Premier League Teams Enjoy Significant Hike in Revenues from TV Broadcasting Rights

Posted: May 16, 2014

Updated: October 4, 2017

Premier League teams’ revenues from broadcasting rights have increased significantly thanks to a new deal.

The Premier League season has come to an end, providing fans and punters betting under British gambling laws with a new champion. But let’s take a look at the financial results of the teams themselves.

Before the start of the 2013/14 season a brand new broadcasting deal has been struck. It resulted in a significant increase in revenues for the Premier League clubs. This actually triggered an increasing interest in betting on the teams listed on the stock exchange.

Such spread betting is becoming more and more popular at land-based and online sportsbooks in the United Kingdom.

Revenue streams for Premier League teams

Premier League TV rights and revenues

• Premier League teams enjoyed increased TV money this season

• New deal has been signed with the broadcasters before the season

• Betting on financial performance becomes a thing at online sportsbooks in the UK

The big guns playing in the Premier League have lots of ways to make money. Broadcasting rights is only one of them. The clubs generate profits on season tickets, commercial deals across the world, merchandise, and more. And of course, some of the British teams enjoy bottomless pockets of their foreign owners, giving them a bigger wiggle room when it comes to spending.

Moreover, the recent figures published in British gambling news, reveal that the market is nowhere near saturation, with more money to be made for the clubs. All of this season’s participants in the Premier League have made more money during the 2013/14 season than a year before that.

The main source was the brand new 3-year deal with Sky and BT Sport. The broadcasters had to shell out over GBP 3 billion for the rights to have the Premier League games on their program schedule. Naturally, foreign TV broadcasters are also paying to show the games live and in record to their international audiences.

TV money and results

Sudden windfall of TV broadcasting rights money had some unexpected results on the teams’ financial performance. Last season, Manchester United celebrated victory and collected GBP 60.8 million for it. But this year Cardiff finished last and got GBP 62.1 million, more than the previous champion.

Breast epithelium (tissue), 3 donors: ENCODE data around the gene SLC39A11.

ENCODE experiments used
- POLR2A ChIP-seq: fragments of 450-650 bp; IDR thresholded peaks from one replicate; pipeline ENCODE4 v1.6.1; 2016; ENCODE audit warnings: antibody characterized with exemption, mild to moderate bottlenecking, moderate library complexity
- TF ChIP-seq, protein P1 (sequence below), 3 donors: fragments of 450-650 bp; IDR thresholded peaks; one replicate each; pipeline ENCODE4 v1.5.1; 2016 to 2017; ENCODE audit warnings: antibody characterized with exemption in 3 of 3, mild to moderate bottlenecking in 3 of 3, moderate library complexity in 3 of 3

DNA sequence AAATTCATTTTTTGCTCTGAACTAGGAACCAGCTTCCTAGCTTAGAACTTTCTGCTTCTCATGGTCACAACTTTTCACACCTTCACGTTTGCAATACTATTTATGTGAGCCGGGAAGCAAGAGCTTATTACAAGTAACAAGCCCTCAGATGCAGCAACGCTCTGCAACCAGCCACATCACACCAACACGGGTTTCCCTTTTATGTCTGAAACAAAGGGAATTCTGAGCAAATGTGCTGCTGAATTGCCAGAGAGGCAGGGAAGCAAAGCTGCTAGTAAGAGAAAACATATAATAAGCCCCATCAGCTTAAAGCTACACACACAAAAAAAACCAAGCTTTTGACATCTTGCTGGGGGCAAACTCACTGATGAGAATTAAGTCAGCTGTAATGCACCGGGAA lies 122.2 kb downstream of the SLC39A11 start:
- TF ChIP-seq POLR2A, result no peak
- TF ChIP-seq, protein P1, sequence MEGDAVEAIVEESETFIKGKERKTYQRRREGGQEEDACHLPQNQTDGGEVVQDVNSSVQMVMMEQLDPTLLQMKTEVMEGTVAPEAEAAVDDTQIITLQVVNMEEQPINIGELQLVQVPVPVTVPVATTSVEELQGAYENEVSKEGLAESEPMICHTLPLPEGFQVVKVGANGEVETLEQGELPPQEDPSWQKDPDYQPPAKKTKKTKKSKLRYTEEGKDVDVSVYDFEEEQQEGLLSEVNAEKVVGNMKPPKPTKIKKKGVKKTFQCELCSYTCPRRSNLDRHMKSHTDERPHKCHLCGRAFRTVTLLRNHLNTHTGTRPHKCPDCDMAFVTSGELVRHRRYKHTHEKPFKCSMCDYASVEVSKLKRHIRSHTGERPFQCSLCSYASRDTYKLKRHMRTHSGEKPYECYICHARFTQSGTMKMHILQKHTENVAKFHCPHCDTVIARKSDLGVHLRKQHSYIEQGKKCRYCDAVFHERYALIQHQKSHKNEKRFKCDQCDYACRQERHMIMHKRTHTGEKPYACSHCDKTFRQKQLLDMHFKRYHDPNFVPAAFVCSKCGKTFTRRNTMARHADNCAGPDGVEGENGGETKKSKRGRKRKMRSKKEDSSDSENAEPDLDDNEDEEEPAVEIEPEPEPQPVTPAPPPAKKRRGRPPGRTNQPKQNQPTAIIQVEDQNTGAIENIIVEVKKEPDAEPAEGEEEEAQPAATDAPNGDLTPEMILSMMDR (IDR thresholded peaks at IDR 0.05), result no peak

It clearly paints the picture just how much money broadcasters are willing to pay to provide live Premier League matches to their clients.

We all know that Manchester United suffered one of the worst seasons in history, after Sir Alex Ferguson left his post and David Moyes was appointed, only to be sacked 11 months later. The Red Devils have not made it into the European Cups for next season, finishing in seventh spot. However, Manchester United have made GBP 89.1 million from TV rights, much more than last year for being the champions.

Interestingly enough, the new champions, Manchester City, weren’t the top earning team when it comes to broadcasting revenues. Liverpool made the most money, as their games were broadcasted 28 times during the season, more than any other participant of the Premier League. But it’s hardly a consolation for the Reds who have missed on the title yet again.

More interesting trivia about TV broadcasts

Well, the Reds were televised 28 times, while Stoke City’s performance could only have been seen seven times on TV. Cardiff and Fulham, the teams who are leaving the Premier League now, were televised 8 times.

As for the top six teams, there’s actually a big difference in the number of times their games were televised. Tottenham, who placed 6th, were on TV 24 times, while Everton, who placed 5th and made it to Europe for next season, have only enjoyed 16 times on air.

This example clearly shows that there are many factors determining who will be broadcast on TV more often, and not just the placement in the Premier League table. These and other factors have to be considered by punters, wishing to bet on financial performance of the Premier League teams in the future.

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